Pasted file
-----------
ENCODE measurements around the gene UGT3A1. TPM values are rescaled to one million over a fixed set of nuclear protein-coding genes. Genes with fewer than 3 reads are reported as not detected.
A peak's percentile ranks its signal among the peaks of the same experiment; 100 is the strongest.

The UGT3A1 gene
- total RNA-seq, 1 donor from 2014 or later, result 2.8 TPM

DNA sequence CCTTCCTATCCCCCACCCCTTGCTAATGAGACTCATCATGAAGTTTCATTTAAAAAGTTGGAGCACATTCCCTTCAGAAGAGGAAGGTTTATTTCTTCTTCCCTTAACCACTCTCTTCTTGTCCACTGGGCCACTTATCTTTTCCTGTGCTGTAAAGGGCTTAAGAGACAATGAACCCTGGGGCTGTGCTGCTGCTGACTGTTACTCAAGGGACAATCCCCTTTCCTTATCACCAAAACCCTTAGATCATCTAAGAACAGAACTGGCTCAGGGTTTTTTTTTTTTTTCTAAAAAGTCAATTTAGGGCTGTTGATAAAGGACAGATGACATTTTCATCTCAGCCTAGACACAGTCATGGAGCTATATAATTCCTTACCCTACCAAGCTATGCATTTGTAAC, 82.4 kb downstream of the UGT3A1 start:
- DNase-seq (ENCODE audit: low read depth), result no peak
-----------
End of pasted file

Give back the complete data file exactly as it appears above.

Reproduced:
ENCODE measurements around the gene UGT3A1. TPM values are rescaled to one million over a fixed set of nuclear protein-coding genes. Genes with fewer than 3 reads are reported as not detected.
A peak's percentile ranks its signal among the peaks of the same experiment; 100 is the strongest.

The UGT3A1 gene
- total RNA-seq, 1 donor from 2014 or later, result 2.8 TPM

DNA sequence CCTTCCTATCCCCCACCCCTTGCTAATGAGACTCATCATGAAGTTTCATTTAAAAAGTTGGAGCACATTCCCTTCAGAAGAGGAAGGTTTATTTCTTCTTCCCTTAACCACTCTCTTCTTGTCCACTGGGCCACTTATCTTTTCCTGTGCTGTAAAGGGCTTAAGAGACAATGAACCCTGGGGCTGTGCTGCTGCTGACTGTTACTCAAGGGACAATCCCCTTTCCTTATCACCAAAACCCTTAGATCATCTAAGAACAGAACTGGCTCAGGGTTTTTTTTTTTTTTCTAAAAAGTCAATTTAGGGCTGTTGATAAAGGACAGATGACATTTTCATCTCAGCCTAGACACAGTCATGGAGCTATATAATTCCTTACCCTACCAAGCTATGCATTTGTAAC, 82.4 kb downstream of the UGT3A1 start:
- DNase-seq (ENCODE audit: low read depth), result no peak